Jump to ContentJump to Main Navigation
Trauma and TransformationThe Political Progress of John Bunyan$
Users without a subscription are not able to see the full content.

Vera J. Camden

Print publication date: 2007

Print ISBN-13: 9780804757850

Published to Stanford Scholarship Online: June 2013

DOI: 10.11126/stanford/9780804757850.001.0001

Show Summary Details
Page of

PRINTED FROM STANFORD SCHOLARSHIP ONLINE (www.stanford.universitypressscholarship.com). (c) Copyright Stanford University Press, 2022. All Rights Reserved. An individual user may print out a PDF of a single chapter of a monograph in SSO for personal use.date: 28 June 2022

Introduction: The Political Progress of John Bunyan

Introduction: The Political Progress of John Bunyan

Chapter:
(p.1) Chapter 1 Introduction: The Political Progress of John Bunyan
Source:
Trauma and Transformation
Author(s):

Vera J. Camden

Publisher:
Stanford University Press
DOI:10.11126/stanford/9780804757850.003.0001

The life and writings of John Bunyan (1628–1688) follow the contours of the Civil War, Restoration, and Glorious Revolution that shaped England during the seventeenth century. When compared to such contemporaries as John Milton, Samuel Pepys, or Andrew Marvell, however, Bunyan is remarkably silent about the events of those tumultuous years. This book examines the question of Bunyan's “political progress” and the tensions that have surrounded him since he first began to preach and write. It looks at T. S. Eliot's theory of the “dissociation of sensibility” as a watershed of the modern experience, linking that experience of dissociation to the oedipal victory enacted by Parliament in its violation of the primal taboo against regicide. The book also challenges the notion that there was a collective trauma suffered by England following the execution of Charles I. Other topics addressed by the book include religious pluralism and intolerance, rebellion against authority, the temptation to tyranny, the gendering of dissent and the dissent from gendered imperatives, and the impact of cultural change on the experience of national subjects.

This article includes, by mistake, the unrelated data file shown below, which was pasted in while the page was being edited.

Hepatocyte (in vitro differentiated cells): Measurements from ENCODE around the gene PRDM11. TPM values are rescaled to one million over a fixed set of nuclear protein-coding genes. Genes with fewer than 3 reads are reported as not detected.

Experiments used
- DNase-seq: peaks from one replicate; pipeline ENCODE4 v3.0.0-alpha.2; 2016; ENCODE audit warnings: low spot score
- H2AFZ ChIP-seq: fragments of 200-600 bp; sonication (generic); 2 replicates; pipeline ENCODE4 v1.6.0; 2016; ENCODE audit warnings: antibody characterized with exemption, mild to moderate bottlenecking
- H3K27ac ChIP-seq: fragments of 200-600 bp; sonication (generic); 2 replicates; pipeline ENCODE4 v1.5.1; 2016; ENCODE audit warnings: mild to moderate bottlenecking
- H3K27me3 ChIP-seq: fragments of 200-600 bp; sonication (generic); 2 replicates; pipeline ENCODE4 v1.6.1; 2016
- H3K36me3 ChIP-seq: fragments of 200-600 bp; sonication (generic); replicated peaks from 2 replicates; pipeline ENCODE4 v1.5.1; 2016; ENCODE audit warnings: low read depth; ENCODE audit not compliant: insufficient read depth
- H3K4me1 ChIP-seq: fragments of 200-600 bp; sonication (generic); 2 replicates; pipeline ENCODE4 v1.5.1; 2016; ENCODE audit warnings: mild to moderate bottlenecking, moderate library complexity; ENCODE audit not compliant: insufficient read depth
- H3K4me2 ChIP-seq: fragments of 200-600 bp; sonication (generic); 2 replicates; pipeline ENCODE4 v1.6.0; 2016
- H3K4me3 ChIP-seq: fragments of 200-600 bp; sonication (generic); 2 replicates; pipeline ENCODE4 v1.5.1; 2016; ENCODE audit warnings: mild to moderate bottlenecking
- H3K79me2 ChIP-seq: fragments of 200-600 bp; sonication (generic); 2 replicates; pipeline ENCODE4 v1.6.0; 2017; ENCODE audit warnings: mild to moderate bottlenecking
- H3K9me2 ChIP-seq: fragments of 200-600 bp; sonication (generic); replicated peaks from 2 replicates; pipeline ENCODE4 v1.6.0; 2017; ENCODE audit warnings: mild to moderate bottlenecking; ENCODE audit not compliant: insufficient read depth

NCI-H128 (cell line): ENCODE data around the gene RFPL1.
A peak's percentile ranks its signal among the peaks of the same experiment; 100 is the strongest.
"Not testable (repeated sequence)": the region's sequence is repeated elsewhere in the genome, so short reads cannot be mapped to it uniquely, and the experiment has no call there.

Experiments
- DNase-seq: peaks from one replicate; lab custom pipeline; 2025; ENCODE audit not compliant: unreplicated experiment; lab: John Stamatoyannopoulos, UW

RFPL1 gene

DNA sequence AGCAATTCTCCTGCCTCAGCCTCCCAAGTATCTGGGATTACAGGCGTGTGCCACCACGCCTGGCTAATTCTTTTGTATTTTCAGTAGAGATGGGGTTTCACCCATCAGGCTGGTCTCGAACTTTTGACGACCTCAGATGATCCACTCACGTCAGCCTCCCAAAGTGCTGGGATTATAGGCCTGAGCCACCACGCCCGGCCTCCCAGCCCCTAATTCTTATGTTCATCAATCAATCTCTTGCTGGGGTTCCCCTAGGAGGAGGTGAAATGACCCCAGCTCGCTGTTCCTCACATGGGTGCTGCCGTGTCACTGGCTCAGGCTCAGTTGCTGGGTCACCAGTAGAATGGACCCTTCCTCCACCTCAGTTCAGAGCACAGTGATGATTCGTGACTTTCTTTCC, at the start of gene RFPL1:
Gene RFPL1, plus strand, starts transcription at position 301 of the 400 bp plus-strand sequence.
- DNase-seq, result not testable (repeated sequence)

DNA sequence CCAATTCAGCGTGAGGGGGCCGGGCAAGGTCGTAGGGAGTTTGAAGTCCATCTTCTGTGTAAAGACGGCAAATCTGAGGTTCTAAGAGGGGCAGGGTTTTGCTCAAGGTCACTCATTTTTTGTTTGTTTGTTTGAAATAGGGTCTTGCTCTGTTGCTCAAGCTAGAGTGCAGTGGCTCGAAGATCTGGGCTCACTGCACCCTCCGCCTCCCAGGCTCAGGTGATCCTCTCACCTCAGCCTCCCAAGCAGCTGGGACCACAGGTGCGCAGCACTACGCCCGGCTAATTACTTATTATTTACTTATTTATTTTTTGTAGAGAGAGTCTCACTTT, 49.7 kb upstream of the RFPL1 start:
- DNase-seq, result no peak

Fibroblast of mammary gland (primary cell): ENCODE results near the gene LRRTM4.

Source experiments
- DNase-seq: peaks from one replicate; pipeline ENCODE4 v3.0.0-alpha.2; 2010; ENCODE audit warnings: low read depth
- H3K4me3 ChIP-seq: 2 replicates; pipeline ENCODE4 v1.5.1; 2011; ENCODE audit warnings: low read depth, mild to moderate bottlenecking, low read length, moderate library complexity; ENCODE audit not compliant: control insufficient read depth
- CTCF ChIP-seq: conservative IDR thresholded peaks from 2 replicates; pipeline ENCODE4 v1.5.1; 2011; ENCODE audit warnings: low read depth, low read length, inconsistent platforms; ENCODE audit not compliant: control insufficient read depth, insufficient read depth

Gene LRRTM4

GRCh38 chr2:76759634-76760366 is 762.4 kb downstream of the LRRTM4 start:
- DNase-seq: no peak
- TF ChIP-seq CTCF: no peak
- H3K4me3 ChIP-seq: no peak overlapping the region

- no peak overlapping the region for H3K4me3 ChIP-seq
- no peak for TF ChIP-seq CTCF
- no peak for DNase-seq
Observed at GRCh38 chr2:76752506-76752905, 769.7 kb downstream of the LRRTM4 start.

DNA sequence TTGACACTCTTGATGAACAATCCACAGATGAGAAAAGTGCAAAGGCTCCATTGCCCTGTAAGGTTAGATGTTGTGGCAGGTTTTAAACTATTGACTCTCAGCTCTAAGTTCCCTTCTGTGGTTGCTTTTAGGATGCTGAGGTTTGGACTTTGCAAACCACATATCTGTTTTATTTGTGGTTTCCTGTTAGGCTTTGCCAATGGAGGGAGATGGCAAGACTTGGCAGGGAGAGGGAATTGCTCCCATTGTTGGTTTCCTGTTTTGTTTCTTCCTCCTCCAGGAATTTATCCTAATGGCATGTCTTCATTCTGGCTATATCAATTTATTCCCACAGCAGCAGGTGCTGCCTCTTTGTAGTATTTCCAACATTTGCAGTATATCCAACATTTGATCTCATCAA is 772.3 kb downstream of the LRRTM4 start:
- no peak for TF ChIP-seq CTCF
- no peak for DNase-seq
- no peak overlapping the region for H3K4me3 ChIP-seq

Keywords:   John Bunyan, regicide, Charles I, England, political progress, Civil War, religious pluralism, T. S. Eliot, dissociation of sensibility, dissent

Stanford Scholarship Online requires a subscription or purchase to access the full text of books within the service. Public users can however freely search the site and view the abstracts and keywords for each book and chapter.

Please, subscribe or login to access full text content.

If you think you should have access to this title, please contact your librarian.

To troubleshoot, please check our FAQs , and if you can't find the answer there, please contact us.